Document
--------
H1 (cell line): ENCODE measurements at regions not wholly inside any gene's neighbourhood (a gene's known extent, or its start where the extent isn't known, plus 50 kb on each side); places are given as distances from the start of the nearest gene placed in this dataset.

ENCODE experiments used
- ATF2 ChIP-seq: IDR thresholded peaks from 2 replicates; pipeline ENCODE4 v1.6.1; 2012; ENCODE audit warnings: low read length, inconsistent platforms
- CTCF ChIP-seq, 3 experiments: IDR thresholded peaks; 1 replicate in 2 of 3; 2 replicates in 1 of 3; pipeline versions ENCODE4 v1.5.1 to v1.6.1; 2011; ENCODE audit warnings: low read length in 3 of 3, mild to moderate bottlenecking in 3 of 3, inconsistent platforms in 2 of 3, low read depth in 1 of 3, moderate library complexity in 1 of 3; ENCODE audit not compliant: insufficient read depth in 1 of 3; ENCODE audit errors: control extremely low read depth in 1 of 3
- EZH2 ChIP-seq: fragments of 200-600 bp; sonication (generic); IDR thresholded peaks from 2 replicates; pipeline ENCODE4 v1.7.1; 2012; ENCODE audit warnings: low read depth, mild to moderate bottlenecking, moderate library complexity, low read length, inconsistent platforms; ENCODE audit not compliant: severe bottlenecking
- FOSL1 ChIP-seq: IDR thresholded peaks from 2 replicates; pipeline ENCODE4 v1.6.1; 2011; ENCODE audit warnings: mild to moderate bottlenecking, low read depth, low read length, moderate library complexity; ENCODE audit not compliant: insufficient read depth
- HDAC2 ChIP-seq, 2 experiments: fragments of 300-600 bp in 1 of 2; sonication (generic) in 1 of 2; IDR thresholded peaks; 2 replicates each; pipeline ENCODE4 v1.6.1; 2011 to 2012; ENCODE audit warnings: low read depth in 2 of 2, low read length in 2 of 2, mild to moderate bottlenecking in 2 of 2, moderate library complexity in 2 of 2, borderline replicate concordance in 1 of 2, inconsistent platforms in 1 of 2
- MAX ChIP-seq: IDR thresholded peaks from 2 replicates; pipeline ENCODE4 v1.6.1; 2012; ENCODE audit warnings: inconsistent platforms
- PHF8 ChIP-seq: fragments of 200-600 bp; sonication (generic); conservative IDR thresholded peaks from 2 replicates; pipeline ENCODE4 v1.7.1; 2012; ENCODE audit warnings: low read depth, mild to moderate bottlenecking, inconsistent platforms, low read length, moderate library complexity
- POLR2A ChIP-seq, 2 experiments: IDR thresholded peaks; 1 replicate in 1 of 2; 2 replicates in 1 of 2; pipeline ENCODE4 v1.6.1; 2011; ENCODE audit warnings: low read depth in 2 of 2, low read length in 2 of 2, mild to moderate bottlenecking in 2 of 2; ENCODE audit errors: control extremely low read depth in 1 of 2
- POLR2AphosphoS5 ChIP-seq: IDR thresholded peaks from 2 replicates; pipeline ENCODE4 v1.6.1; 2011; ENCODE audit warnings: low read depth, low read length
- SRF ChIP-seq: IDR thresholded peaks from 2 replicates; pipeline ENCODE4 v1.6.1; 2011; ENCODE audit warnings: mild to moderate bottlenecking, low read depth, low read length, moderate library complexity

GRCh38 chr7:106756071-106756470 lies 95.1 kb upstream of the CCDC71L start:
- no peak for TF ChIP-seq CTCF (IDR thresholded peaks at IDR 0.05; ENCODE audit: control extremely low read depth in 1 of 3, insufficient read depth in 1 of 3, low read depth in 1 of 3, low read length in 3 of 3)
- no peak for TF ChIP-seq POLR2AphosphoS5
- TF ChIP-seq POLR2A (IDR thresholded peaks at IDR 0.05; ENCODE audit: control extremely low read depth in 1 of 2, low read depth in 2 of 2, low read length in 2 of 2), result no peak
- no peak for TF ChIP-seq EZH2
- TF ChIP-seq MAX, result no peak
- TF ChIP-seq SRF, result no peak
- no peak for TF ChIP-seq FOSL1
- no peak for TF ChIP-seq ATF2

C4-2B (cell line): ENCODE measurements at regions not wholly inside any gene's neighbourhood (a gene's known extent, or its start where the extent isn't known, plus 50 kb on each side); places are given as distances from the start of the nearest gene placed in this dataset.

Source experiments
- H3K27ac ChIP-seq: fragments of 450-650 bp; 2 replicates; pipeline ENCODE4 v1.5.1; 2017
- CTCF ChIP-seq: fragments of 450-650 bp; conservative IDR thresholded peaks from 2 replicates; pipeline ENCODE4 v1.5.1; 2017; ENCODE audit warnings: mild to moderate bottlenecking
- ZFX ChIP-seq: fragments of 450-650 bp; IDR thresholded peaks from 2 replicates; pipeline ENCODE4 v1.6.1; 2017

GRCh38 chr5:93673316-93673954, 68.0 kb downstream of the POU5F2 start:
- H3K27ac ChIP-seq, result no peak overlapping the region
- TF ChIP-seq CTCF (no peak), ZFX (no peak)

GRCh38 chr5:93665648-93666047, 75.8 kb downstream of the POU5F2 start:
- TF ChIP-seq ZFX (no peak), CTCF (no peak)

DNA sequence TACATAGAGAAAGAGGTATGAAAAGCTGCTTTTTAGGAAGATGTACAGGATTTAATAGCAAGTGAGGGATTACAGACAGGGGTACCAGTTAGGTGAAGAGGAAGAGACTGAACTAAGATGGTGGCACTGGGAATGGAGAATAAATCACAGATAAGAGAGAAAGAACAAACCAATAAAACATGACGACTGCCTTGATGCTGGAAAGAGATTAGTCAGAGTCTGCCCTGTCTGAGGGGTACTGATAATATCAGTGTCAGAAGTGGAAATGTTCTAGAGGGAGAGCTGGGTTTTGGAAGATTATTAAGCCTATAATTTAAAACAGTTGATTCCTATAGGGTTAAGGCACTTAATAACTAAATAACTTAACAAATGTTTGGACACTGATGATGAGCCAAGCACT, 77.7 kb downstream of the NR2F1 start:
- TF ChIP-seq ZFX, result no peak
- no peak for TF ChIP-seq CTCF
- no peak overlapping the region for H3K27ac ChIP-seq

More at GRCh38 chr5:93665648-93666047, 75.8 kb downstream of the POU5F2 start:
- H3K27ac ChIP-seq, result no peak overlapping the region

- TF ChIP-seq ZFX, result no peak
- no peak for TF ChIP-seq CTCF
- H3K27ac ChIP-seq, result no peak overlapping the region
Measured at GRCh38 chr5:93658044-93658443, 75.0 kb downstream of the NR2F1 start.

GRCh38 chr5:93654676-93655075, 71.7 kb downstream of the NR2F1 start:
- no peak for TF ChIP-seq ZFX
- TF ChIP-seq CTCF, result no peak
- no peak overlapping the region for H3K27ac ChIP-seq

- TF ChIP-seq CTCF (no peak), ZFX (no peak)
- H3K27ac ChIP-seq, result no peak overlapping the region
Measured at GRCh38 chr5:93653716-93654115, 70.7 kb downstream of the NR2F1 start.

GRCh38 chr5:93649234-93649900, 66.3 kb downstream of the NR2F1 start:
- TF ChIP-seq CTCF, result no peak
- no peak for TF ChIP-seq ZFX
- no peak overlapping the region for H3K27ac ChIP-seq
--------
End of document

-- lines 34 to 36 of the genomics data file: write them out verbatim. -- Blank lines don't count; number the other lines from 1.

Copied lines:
- no peak for TF ChIP-seq CTCF
- no peak overlapping the region for H3K27ac ChIP-seq

More at GRCh38 chr5:93665648-93666047, 75.8 kb downstream of the POU5F2 start: